New Organocatalytic Strategies for the Selective Synthesis of Centrally and Axially Chiral Molecules

Di Iorio, Nicola

  • 出版商: Springer
  • 出版日期: 2019-01-26
  • 售價: $4,770
  • 貴賓價: 9.5$4,532
  • 語言: 英文
  • 頁數: 180
  • 裝訂: Quality Paper - also called trade paper
  • ISBN: 3030091031
  • ISBN-13: 9783030091033
  • 下單後立即進貨 (約1週~2週)



This thesis discusses the use of asymmetric organic catalysis for the direct enantioselective synthesis of complex chiral molecules, and by addressing the many aspects of both vinylogy and atropisomerism, it appeals to researchers and scholars interested in both areas.

Organocatalysis is a relatively modern and "hot" topic in the chemical community; it is constantly expanding and its use has been extended to interesting areas like vinylogous reactivity and atropisomerism. Vinylogous systems are very important for their synthetic applications but also pose a number of challenges, the most notable of which are their reduced reactivity and the reduced stereocontrol at these positions. On the other hand, atropisomeric systems are even more important because of the huge potential they have as drugs, ligands and catalysts. Chemists have only recently "recognized" the importance of these two areas and are focusing their efforts on studying them and the challenges they pose.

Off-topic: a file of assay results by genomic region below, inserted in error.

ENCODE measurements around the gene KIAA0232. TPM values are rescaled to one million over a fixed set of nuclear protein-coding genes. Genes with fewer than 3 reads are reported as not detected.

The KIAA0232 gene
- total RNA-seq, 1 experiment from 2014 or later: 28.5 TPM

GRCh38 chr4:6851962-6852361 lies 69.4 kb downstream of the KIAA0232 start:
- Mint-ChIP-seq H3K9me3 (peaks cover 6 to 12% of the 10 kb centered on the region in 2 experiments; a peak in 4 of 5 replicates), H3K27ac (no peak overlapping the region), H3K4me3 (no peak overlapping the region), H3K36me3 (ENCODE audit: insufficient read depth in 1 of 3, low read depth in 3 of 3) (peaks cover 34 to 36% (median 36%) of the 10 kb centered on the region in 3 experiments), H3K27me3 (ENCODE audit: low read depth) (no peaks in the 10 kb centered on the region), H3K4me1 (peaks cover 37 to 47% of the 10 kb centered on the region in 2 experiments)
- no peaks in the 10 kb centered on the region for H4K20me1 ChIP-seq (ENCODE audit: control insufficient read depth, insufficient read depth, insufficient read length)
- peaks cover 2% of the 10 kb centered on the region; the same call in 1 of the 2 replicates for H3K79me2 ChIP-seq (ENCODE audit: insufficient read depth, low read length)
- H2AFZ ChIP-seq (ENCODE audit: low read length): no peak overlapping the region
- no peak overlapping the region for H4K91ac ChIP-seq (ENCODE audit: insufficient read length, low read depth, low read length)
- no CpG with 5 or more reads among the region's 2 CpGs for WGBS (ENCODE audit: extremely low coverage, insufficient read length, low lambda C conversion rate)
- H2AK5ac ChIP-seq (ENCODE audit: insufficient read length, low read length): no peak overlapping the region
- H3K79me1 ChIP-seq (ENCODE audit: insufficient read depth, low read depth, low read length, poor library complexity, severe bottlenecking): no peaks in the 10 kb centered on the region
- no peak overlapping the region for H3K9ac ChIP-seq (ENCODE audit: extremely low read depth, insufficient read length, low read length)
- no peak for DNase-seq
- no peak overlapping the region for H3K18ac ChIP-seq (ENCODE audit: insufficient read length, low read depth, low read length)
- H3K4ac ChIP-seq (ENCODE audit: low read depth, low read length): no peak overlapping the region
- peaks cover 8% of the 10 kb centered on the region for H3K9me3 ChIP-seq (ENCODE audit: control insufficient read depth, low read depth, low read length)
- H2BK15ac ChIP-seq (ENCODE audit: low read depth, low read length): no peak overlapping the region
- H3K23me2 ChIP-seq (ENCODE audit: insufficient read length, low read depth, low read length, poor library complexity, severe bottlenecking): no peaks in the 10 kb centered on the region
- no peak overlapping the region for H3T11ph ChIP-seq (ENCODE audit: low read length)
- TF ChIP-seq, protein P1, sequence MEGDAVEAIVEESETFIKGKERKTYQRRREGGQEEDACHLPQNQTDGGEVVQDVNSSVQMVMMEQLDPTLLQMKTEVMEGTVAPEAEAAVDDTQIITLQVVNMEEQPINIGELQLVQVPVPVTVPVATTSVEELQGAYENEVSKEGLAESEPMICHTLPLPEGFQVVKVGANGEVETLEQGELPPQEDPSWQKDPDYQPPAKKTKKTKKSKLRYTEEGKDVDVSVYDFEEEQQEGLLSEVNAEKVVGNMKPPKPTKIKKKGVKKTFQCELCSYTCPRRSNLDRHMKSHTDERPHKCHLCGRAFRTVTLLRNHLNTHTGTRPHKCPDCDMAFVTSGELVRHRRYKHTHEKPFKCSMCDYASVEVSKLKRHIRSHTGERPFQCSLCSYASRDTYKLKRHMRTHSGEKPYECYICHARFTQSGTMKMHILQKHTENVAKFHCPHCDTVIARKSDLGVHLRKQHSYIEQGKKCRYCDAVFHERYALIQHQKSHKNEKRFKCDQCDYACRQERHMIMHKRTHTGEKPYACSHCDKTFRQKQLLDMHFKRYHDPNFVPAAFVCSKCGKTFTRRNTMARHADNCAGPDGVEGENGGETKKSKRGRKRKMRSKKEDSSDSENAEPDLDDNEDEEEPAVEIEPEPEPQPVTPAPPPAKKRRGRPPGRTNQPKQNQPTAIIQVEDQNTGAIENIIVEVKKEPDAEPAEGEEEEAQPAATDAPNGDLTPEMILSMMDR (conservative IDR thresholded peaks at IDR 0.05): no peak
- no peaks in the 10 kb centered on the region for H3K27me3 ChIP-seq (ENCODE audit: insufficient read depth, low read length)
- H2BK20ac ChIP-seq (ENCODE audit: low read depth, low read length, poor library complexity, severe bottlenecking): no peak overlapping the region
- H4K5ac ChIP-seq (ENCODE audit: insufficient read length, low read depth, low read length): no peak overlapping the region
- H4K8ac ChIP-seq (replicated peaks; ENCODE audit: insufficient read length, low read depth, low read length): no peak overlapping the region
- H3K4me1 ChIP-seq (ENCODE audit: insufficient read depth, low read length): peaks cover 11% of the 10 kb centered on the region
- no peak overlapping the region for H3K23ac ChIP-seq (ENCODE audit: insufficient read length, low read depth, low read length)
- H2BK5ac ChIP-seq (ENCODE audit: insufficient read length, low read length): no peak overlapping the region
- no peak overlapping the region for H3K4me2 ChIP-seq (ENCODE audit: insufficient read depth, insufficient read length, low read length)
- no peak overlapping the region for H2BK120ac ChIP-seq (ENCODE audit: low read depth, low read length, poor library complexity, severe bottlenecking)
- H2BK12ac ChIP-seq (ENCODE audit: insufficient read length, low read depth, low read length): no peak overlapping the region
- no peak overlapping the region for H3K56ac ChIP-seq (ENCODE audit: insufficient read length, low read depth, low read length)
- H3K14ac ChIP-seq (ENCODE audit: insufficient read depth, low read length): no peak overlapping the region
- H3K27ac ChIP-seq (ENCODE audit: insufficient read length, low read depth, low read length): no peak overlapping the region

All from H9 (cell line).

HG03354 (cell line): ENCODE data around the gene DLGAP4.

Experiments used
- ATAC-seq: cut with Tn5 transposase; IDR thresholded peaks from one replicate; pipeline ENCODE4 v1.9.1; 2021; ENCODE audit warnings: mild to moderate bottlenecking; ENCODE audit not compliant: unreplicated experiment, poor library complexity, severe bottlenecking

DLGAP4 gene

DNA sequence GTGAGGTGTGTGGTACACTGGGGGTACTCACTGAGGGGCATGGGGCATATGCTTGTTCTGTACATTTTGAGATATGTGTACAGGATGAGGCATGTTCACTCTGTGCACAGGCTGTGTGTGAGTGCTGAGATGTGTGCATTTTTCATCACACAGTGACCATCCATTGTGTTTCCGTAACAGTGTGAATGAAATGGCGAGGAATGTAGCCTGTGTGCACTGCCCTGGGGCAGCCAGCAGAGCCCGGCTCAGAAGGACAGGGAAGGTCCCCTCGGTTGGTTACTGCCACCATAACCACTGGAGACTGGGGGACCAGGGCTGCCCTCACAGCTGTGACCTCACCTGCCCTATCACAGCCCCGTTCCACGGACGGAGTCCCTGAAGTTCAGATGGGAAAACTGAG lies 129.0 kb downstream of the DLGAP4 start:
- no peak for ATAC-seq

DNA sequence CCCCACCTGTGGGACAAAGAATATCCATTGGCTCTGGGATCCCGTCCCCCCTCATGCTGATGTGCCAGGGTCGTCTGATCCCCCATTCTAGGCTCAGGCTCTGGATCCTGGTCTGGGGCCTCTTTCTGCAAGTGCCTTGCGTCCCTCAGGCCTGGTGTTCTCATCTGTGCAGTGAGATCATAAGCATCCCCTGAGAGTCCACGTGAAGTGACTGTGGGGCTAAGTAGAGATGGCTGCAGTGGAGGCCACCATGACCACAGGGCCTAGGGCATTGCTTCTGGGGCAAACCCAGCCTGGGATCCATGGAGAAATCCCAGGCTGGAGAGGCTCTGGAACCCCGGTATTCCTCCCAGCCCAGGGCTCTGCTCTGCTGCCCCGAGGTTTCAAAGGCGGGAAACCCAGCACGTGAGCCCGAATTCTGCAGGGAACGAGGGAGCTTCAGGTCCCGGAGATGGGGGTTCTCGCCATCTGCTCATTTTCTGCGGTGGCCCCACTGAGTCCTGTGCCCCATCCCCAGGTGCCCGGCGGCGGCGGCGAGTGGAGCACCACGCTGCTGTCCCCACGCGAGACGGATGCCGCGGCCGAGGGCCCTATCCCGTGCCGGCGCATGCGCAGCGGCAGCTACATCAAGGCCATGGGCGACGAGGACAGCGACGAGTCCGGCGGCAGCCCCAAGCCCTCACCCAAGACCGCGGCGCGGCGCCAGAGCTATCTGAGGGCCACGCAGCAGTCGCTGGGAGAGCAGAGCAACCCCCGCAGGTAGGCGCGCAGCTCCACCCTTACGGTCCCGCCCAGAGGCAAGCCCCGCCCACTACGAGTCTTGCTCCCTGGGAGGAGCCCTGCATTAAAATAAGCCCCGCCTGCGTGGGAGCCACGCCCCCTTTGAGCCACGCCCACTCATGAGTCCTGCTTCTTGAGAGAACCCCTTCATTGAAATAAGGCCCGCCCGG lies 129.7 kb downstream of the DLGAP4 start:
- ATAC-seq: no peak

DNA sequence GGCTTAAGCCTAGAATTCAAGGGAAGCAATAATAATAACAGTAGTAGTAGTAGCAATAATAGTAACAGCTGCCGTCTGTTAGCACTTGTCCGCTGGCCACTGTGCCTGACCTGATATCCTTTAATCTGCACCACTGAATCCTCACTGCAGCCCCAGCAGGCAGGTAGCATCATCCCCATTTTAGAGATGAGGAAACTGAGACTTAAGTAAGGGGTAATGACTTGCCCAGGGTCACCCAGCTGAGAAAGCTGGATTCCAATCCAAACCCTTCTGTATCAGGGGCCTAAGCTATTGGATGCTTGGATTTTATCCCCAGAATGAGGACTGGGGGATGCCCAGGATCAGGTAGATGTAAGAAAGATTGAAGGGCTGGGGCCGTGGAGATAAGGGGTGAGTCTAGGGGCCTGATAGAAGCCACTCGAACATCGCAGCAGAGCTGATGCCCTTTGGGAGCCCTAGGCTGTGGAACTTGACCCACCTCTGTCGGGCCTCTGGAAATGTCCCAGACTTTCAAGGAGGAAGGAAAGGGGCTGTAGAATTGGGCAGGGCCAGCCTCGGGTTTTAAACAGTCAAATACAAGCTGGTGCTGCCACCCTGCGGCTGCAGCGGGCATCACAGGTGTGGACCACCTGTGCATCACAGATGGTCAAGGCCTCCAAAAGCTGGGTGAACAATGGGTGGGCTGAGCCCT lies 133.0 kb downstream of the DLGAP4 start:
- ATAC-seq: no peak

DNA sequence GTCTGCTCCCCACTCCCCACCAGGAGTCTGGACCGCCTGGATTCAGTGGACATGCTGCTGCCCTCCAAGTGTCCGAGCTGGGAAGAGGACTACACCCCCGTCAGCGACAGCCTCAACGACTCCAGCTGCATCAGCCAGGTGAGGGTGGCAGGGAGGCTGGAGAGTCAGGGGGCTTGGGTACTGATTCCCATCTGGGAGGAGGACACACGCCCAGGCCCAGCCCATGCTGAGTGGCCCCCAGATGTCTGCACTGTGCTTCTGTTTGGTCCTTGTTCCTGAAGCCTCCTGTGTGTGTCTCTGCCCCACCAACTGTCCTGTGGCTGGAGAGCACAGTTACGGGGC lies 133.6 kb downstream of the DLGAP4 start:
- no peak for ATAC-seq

This thesis offers an extensive introduction on the general aspects of chirality and organocatalysis and an equally extensive experimental section that allow nonexperts to understand the discussion section and reproduce the experiments.


Nicola Di Iorio was born in 1989. During his studies at the University of Bologna, Italy he spent a year abroad at UCLA (University of California, Los Angeles, USA) before graduating (cum laude) in Industrial Chemistry in October 2013. Immediately afterwards, he started his doctoral studies on asymmetric organocatalysis, focusing particularly on unconventional axial chirality. In February 2017 he received the "Spada Award" for Ph.D. students who have distinguished themselves in productivity, innovation and scientific independence. Two months later, he completed his Ph.D. and is currently working as a postdoc at the Department of Industrial Chemistry at the University of Bologna.